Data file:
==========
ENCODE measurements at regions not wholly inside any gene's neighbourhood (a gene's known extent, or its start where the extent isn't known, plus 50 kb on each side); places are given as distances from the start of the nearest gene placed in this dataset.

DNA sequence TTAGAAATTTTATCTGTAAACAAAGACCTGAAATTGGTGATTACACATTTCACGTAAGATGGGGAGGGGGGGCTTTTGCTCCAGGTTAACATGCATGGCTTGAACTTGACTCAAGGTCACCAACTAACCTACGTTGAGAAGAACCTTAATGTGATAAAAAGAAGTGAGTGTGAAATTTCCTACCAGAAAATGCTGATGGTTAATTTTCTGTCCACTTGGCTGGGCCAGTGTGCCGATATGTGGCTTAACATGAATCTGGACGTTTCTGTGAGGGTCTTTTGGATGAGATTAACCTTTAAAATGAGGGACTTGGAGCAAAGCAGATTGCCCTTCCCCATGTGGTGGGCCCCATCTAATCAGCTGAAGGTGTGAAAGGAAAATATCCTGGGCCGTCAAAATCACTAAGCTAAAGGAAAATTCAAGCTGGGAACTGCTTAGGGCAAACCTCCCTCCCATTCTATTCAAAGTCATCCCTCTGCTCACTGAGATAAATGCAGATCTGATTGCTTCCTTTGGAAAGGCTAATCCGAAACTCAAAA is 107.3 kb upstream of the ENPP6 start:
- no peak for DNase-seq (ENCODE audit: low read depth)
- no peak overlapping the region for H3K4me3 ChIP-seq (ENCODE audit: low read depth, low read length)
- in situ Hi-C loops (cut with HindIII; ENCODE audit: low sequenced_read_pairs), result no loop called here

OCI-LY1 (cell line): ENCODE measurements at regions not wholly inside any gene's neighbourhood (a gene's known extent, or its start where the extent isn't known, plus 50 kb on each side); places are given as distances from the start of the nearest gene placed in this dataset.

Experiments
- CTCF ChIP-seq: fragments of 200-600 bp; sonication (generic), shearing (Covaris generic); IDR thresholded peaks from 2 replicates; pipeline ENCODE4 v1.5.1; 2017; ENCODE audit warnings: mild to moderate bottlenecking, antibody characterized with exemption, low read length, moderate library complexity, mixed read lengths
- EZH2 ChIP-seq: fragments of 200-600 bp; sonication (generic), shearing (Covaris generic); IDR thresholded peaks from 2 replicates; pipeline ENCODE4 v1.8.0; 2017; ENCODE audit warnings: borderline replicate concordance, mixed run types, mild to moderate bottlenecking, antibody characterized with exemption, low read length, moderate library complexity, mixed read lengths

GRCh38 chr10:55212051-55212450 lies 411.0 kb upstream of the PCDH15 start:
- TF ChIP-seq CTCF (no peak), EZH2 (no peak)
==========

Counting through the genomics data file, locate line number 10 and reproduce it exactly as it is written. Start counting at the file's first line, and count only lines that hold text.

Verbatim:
GRCh38 chr10:55212051-55212450 lies 411.0 kb upstream of the PCDH15 start: